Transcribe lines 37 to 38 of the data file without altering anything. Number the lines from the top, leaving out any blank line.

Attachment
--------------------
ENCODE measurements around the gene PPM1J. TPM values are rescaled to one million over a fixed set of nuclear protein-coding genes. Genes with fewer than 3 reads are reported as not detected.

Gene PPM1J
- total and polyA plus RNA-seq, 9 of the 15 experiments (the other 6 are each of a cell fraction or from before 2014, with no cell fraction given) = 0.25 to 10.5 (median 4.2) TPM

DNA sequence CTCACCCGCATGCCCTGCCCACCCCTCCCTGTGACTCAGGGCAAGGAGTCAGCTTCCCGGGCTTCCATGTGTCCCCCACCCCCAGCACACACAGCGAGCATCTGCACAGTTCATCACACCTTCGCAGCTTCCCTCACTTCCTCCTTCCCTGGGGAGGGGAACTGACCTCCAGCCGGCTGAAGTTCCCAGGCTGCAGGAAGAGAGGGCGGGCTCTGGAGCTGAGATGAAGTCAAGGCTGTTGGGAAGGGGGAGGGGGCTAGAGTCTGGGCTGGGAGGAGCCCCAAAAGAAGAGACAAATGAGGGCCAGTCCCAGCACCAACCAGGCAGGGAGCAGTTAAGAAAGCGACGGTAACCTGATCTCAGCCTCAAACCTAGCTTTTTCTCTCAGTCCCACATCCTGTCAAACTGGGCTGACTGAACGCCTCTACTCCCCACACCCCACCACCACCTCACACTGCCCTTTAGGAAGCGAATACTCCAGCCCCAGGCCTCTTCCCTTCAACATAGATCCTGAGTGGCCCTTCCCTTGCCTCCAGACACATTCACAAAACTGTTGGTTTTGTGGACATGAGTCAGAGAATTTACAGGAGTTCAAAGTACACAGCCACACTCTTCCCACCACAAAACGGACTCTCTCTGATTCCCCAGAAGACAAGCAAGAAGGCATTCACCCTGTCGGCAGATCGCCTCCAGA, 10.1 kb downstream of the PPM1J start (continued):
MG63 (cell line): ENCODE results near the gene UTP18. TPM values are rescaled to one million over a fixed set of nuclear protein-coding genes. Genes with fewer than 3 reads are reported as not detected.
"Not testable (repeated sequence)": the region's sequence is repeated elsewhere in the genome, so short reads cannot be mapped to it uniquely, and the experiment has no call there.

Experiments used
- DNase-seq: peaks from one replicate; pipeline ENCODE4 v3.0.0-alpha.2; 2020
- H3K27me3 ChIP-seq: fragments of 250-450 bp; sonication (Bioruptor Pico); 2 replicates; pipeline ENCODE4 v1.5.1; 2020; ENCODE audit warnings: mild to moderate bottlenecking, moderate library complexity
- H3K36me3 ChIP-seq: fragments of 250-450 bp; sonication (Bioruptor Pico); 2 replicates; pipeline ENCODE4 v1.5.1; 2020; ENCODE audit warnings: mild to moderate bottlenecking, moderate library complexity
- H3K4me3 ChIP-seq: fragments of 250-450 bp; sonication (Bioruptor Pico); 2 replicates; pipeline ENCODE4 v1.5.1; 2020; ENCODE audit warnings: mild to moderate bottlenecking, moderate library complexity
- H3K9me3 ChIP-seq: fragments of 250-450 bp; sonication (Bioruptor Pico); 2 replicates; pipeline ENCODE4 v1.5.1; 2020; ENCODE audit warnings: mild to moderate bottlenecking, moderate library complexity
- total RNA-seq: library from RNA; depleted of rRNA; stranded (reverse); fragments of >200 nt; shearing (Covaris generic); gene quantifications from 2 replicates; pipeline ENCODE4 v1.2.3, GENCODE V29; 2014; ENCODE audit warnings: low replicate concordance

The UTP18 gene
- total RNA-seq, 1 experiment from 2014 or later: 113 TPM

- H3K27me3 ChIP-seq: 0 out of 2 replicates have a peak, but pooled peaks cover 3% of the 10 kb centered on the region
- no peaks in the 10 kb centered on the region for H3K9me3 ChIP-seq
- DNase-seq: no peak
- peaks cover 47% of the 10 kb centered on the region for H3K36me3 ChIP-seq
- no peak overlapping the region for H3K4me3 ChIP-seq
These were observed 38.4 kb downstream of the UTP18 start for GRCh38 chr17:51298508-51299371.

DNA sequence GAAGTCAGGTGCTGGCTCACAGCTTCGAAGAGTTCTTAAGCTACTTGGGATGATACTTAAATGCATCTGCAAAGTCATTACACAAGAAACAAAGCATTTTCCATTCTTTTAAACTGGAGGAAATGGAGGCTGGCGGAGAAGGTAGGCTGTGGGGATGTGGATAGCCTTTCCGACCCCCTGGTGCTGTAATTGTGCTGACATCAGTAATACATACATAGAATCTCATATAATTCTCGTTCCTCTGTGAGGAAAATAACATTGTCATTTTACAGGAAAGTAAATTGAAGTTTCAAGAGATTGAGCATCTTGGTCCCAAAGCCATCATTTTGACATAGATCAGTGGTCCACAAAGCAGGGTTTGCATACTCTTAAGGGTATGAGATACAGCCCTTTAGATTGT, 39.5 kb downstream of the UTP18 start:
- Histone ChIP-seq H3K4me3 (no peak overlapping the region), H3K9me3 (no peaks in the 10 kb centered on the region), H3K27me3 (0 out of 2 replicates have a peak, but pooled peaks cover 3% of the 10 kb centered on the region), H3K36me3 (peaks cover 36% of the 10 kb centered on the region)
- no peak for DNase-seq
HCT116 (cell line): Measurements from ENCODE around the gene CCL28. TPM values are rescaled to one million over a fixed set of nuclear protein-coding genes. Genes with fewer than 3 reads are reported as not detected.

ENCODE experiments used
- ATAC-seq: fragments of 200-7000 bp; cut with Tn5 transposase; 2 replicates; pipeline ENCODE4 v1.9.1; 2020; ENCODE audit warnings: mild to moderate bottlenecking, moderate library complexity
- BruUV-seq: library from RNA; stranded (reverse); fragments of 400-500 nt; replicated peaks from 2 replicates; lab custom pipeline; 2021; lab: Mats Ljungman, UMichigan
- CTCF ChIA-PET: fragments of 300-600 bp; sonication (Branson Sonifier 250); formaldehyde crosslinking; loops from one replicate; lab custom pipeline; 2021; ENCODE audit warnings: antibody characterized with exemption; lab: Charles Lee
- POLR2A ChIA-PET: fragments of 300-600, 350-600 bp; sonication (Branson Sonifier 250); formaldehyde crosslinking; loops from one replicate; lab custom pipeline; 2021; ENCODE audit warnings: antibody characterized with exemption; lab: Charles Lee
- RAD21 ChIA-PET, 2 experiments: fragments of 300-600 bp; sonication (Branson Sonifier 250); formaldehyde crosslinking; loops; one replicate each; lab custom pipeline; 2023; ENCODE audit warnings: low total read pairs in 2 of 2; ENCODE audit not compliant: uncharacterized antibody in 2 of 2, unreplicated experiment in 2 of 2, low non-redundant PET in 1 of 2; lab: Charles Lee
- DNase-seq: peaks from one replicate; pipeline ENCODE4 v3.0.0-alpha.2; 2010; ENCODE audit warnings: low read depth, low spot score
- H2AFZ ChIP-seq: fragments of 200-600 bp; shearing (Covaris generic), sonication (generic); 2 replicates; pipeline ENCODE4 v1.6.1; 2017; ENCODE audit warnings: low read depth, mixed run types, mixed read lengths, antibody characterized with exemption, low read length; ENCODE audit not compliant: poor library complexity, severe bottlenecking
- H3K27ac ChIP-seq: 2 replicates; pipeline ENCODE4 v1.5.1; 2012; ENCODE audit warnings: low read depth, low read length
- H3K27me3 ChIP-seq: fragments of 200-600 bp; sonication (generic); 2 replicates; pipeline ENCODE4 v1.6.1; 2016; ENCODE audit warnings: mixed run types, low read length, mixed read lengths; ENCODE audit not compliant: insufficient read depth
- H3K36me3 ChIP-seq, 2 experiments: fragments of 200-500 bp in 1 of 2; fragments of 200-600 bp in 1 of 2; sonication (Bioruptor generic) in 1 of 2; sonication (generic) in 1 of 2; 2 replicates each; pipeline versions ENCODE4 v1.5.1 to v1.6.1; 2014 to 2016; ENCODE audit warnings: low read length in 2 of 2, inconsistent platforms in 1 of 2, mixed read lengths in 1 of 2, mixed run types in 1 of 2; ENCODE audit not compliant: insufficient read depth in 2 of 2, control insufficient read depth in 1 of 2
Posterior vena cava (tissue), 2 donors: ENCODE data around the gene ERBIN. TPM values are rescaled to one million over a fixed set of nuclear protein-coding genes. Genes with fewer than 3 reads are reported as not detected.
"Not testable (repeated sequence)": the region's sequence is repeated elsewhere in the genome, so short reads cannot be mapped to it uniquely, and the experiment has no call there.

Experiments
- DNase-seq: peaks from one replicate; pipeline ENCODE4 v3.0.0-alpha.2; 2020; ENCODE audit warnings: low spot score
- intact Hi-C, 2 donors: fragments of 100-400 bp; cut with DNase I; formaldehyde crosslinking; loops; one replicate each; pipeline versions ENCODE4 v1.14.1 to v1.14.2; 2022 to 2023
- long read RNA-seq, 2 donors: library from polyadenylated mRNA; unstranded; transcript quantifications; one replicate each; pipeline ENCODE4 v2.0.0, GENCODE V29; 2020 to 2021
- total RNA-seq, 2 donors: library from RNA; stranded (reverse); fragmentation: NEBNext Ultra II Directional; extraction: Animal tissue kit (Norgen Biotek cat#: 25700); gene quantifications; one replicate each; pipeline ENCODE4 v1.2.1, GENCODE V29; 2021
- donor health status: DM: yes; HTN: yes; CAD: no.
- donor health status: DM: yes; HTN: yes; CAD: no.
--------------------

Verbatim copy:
Posterior vena cava (tissue), 2 donors: ENCODE data around the gene ERBIN. TPM values are rescaled to one million over a fixed set of nuclear protein-coding genes. Genes with fewer than 3 reads are reported as not detected.
"Not testable (repeated sequence)": the region's sequence is repeated elsewhere in the genome, so short reads cannot be mapped to it uniquely, and the experiment has no call there.